Real estate can create long term wealth and financial security but unless properly executed, a purchase can turn south pretty quickly. If you buy 100 shares of some stock and it starts to tank you can always panic and sell to stem the losses. Real estate is much less liquid and while you can always sell to 5 top rookie investing mistakesfree up cash, it costs money and takes time. For rookie investors, here are five common mistakes:

 Making a “fair” offer. Everyone wants to play fair. But don’t craft an offer that won’t offend someone. Leaving money on the table will crimp your cash flow. Huddle with your agent and make the lowest offer possible. If you have to go back and forth a bit, do it. There’s an old saying in real estate that if you don’t feel uncomfortable when making an offer it’s probably not low enough.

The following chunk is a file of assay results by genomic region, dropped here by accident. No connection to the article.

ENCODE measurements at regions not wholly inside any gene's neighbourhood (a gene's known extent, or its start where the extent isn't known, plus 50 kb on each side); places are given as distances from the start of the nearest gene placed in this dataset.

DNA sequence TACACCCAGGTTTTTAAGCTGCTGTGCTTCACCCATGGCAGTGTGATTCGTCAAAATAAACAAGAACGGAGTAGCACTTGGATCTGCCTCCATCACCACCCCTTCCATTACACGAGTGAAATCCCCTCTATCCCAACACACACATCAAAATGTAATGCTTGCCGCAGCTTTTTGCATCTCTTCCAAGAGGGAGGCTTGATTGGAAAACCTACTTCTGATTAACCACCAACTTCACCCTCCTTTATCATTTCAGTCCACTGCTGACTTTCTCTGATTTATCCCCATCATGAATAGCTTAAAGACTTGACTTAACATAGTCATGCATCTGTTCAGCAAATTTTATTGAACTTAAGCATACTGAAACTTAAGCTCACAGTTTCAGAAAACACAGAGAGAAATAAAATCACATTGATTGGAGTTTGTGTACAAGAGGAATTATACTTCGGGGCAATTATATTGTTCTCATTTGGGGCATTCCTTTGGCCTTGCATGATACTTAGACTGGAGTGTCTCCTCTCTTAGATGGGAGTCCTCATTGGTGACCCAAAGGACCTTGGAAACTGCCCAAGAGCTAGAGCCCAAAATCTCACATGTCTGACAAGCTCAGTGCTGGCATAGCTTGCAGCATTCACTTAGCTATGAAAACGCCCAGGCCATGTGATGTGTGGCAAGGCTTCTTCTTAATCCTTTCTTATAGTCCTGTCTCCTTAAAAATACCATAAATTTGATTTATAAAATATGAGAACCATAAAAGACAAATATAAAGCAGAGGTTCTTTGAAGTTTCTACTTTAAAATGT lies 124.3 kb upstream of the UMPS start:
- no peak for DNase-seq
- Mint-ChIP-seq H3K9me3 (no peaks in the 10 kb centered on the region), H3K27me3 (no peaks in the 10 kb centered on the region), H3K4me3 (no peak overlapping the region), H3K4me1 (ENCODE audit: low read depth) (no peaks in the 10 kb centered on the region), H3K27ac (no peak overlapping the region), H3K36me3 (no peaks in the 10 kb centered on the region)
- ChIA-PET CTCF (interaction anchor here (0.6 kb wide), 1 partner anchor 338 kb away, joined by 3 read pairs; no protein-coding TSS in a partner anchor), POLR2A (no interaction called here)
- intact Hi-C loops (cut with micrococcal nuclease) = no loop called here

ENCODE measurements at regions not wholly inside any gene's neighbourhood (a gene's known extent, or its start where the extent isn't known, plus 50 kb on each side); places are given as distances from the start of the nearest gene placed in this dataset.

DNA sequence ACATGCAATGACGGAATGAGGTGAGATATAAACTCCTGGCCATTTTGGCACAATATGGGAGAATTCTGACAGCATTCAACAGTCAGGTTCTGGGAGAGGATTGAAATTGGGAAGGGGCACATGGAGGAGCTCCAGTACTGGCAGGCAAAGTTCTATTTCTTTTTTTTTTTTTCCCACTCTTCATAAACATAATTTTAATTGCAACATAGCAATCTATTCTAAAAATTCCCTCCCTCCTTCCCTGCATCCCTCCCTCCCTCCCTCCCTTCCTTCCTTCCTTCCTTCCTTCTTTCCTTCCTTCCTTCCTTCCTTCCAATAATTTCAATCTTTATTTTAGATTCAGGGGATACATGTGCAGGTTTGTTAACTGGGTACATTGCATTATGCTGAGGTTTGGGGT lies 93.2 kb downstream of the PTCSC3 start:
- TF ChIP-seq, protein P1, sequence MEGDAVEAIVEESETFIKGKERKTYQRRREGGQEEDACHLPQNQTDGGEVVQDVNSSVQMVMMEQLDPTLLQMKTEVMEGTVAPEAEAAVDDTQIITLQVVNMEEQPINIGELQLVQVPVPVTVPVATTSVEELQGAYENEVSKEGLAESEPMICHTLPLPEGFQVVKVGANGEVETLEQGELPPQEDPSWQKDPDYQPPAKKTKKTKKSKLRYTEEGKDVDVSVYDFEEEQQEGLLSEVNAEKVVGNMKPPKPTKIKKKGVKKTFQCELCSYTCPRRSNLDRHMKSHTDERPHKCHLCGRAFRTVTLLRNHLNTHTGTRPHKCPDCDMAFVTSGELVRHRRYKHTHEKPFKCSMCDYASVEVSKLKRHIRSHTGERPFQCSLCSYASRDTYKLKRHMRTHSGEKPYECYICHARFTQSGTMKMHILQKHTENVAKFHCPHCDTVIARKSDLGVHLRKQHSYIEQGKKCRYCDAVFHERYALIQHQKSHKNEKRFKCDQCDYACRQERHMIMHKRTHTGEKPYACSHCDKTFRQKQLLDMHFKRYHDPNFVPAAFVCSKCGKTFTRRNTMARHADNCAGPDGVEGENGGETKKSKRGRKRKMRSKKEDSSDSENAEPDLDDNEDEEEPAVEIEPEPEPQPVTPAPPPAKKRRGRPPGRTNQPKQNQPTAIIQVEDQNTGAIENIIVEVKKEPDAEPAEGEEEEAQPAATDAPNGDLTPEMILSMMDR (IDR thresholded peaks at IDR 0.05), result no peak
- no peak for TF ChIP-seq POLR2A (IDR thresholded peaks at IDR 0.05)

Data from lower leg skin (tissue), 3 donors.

Lining up a tenant who is also a relative or a good friend isn’t advised. You may feel guilty about charging full market rent or worse the relative thinks he’s deserving of a discount because, well, you’re related. The same can be said with raising rent. And if the rent isn’t paid? You may be forced to evict your cousin.

If it doesn’t cash flow, it’s not an investment. Market rents need to cover not just the mortgage payment but everything else involved with financing and holding. Insurance, taxes and maintenance needs to be considered. Rookies who incorrectly calculate cash flow have a brand new expense. Remember, it’s calculating, not predicting.

Not leveraging when able to means putting too much cash into the investment at the outset. Long term financing requires a minimum of 20 percent down in most cases but putting 40 or 50 percent down ties up cash that can be used for another property.

Knowing what you can afford means having a preapproval letter in your hand from your lender. Trying to arrange financing after an offer has been accepted without any preapproval might mean you lose your earnest money deposit and other upfront costs if the loan request is denied.